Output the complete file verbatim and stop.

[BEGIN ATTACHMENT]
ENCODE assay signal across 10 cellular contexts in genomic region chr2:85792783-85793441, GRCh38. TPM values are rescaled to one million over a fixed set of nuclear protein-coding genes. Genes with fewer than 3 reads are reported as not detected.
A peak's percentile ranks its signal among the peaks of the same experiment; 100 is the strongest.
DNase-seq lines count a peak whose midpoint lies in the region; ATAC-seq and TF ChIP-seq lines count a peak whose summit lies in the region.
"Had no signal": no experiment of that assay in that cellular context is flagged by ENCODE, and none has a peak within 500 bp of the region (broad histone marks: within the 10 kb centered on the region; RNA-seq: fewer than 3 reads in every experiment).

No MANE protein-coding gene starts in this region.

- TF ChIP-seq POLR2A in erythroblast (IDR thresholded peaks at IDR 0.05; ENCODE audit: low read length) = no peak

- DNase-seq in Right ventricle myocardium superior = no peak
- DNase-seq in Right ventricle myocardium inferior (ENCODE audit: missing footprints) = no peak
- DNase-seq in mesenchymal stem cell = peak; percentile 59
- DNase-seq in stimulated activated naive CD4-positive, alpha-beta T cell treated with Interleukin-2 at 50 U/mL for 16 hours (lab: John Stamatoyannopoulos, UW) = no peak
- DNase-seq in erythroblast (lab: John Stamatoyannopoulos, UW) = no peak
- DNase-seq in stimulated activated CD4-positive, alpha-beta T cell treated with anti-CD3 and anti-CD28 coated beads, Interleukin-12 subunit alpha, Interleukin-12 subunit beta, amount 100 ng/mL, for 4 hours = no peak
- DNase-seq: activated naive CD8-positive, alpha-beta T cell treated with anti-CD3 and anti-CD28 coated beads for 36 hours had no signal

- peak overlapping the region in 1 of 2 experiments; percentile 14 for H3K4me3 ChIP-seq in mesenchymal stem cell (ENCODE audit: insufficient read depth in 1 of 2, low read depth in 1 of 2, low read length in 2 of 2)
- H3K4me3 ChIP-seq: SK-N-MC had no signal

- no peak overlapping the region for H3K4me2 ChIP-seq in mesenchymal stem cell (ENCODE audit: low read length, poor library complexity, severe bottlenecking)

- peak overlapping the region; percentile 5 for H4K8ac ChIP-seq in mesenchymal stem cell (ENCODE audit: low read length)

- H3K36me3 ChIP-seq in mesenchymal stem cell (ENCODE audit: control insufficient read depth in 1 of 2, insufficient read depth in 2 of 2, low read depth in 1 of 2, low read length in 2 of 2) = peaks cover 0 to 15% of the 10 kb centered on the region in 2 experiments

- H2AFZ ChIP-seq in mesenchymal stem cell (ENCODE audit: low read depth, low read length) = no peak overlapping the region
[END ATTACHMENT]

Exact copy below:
ENCODE assay signal across 10 cellular contexts in genomic region chr2:85792783-85793441, GRCh38. TPM values are rescaled to one million over a fixed set of nuclear protein-coding genes. Genes with fewer than 3 reads are reported as not detected.
A peak's percentile ranks its signal among the peaks of the same experiment; 100 is the strongest.
DNase-seq lines count a peak whose midpoint lies in the region; ATAC-seq and TF ChIP-seq lines count a peak whose summit lies in the region.
"Had no signal": no experiment of that assay in that cellular context is flagged by ENCODE, and none has a peak within 500 bp of the region (broad histone marks: within the 10 kb centered on the region; RNA-seq: fewer than 3 reads in every experiment).

No MANE protein-coding gene starts in this region.

- TF ChIP-seq POLR2A in erythroblast (IDR thresholded peaks at IDR 0.05; ENCODE audit: low read length) = no peak

- DNase-seq in Right ventricle myocardium superior = no peak
- DNase-seq in Right ventricle myocardium inferior (ENCODE audit: missing footprints) = no peak
- DNase-seq in mesenchymal stem cell = peak; percentile 59
- DNase-seq in stimulated activated naive CD4-positive, alpha-beta T cell treated with Interleukin-2 at 50 U/mL for 16 hours (lab: John Stamatoyannopoulos, UW) = no peak
- DNase-seq in erythroblast (lab: John Stamatoyannopoulos, UW) = no peak
- DNase-seq in stimulated activated CD4-positive, alpha-beta T cell treated with anti-CD3 and anti-CD28 coated beads, Interleukin-12 subunit alpha, Interleukin-12 subunit beta, amount 100 ng/mL, for 4 hours = no peak
- DNase-seq: activated naive CD8-positive, alpha-beta T cell treated with anti-CD3 and anti-CD28 coated beads for 36 hours had no signal

- peak overlapping the region in 1 of 2 experiments; percentile 14 for H3K4me3 ChIP-seq in mesenchymal stem cell (ENCODE audit: insufficient read depth in 1 of 2, low read depth in 1 of 2, low read length in 2 of 2)
- H3K4me3 ChIP-seq: SK-N-MC had no signal

- no peak overlapping the region for H3K4me2 ChIP-seq in mesenchymal stem cell (ENCODE audit: low read length, poor library complexity, severe bottlenecking)

- peak overlapping the region; percentile 5 for H4K8ac ChIP-seq in mesenchymal stem cell (ENCODE audit: low read length)

- H3K36me3 ChIP-seq in mesenchymal stem cell (ENCODE audit: control insufficient read depth in 1 of 2, insufficient read depth in 2 of 2, low read depth in 1 of 2, low read length in 2 of 2) = peaks cover 0 to 15% of the 10 kb centered on the region in 2 experiments

- H2AFZ ChIP-seq in mesenchymal stem cell (ENCODE audit: low read depth, low read length) = no peak overlapping the region